The reckoning that has come to Hollywood demands that we take greater action than in the past.
I’m not entirely sure what justice looks like, particularly when the criminal act is sexual abuse. There is nothing simple about the consequences when it comes to the convoluted manner in which sexual abuse is adjudicated.
The main dynamic of a sexually abusive relationship is an unequal power duality. Power is situated in inconspicuous ways, but the most obvious is seen in the celebrity — or the coercive power of the celebrity. Society is naturally stratified where those who hold cultural capital have intimidating power magnified, especially when that person has a sort of paragon status.
R. Kelly, since the early ‘90s, has been a stereotypical image of hyper-virile masculine sexuality. The epic scope of his exploits has been documented in the criminal accusations levied against him. He is a living example of a toxic power fantasy dramatically played out in the cultural theatre.
For years, there has been an omnipresent headline in the entertainment column that reads something like, “R. Kelly sexually abuses women … again.” Every day, the average reader skims past it, saying, “Huh? Wow.” And then moves on. The very nature of his music capitalizes on the eschewing of this specific brand of sexual consumption — the consummation of the young and innocent.
Sexual power depends on naïveté, at least in its most predatory form. For those who see sex as an end goal (as an act of consumption), there has to be the consumed (i.e., the gullible and the innocent who do not have a vocabulary or underlying ideology to contend with the persuasiveness of power).
It comes as a surprise to me that R. Kelly has actually been arrested and charged with 10 counts of aggravated sexual assault. Who knows if he will be convicted? Our vocabulary for this topic is aged and almost primal; I hear such things as, “hat’s disgusting, deplorable, depraved.” All of this seems so intensely reactionary — as it should be. A fundamental human feeling is disgust.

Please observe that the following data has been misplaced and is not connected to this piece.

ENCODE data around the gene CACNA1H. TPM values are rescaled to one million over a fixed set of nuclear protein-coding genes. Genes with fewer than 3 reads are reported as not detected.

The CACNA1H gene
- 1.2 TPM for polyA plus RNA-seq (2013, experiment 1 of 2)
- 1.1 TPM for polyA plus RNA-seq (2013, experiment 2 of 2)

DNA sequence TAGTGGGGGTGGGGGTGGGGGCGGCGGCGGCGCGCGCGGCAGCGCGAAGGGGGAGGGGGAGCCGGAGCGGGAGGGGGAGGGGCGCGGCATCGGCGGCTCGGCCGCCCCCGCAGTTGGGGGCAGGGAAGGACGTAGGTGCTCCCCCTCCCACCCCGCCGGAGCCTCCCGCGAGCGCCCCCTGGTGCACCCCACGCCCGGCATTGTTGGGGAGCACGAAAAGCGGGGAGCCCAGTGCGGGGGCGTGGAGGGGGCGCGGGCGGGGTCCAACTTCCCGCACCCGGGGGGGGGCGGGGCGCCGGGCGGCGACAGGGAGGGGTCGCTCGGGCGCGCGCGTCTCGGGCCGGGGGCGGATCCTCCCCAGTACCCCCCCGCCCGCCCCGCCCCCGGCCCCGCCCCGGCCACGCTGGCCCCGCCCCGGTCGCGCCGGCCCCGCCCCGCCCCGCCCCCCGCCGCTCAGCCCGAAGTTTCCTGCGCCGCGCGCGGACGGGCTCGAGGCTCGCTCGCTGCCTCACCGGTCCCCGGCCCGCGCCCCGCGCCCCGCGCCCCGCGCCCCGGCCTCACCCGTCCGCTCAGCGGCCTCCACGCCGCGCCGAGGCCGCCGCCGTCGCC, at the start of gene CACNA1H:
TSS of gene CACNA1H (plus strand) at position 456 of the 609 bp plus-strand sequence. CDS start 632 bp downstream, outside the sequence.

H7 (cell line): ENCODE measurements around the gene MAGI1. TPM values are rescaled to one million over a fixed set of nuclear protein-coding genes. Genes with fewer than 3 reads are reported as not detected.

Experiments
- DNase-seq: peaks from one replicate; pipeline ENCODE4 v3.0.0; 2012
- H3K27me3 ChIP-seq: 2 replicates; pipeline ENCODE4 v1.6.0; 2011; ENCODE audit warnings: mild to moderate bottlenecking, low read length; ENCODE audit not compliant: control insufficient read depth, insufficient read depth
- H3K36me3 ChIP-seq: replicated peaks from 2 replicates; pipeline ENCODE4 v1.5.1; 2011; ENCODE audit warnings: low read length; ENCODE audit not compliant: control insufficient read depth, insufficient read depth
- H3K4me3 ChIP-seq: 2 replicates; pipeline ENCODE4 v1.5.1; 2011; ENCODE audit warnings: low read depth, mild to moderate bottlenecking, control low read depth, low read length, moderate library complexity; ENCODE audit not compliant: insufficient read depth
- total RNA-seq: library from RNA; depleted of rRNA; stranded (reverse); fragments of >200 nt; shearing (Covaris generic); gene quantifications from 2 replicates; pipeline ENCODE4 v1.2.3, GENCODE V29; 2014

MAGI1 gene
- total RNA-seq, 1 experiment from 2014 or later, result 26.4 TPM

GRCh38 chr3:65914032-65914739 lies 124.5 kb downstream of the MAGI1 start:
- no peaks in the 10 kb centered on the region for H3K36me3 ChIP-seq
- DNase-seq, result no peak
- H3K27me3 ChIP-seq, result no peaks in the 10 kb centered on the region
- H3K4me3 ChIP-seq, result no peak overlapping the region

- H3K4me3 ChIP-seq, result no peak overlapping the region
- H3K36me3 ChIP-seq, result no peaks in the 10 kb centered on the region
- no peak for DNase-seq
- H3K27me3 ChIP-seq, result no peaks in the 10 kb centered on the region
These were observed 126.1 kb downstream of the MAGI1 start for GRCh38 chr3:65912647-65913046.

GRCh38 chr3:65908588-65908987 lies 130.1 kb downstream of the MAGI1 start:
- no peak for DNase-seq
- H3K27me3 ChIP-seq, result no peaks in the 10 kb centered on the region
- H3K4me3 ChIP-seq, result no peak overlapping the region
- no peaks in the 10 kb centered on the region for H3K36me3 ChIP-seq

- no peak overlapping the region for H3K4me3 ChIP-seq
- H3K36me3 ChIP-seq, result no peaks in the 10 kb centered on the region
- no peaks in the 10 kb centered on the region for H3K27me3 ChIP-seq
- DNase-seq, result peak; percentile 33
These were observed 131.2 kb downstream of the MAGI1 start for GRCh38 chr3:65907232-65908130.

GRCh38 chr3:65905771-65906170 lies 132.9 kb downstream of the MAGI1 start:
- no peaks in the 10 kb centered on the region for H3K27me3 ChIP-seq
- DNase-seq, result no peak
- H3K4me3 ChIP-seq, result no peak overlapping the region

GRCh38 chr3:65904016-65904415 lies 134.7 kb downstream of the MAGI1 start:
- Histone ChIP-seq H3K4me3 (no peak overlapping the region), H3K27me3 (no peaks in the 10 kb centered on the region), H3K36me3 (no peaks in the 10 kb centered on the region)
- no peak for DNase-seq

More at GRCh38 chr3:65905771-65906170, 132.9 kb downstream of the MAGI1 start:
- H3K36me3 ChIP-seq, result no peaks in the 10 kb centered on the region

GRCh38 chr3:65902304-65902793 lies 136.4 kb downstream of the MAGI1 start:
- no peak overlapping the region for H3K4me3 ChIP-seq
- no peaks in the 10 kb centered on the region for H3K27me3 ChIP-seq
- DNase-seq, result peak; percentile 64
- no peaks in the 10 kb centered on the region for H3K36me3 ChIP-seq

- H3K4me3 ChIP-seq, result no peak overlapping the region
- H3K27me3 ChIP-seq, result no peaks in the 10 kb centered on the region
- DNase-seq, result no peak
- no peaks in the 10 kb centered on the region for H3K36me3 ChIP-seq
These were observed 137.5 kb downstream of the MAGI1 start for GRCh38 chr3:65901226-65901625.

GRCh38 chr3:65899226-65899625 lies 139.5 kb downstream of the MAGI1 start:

Disgust, which can societally alienate or denounce an individual, cannot and does not enable us to handle our modern duties: justice, equity and integrity, to name a few. Even when we do address crime and punishment, it becomes an anatomical debate of tautological policy. Our bodies are the primary focus, which allow us to look at the material representation of wrongdoing. There is video evidence that R. Kelly was in a sexual relationship with a 14-year-old. How do we contend with the ideological symptoms of this outside of the context of our visceral reaction?
It seems like a narrow road with no turn-offs. We can posse up and bring vigilante justice to every sickening fiend we see, bringing a wild, violent revolution to those with a twisted sexual ideology. There is also reverting to the old path of strongly reprimanding the perverts and tossing them in the clink for life. Neither of these solutions are satisfying because, somehow, we have to keep returning back to the same discussion.
It is hard to not arrive at the same solution as always: more education! More understanding! More acceptance! More discussion! Bring it out of the shadows! What must happen first is a recognition, and then a prosecution of abusive power relations. Yes, that has begun with our Weinsteins, Cosbys and others. But an expanded vocabulary for the young and innocent, rather than the reliance on some sort of communal feeling of disgust, must enter our colloquial discussion.
Most of all, this must be discussed outside of the political, partisan realm, in which dialogues are steeped in the ethics of power amid their very notions. Our ideological health is dependent on a renewed consciousness, rather than abhorrence.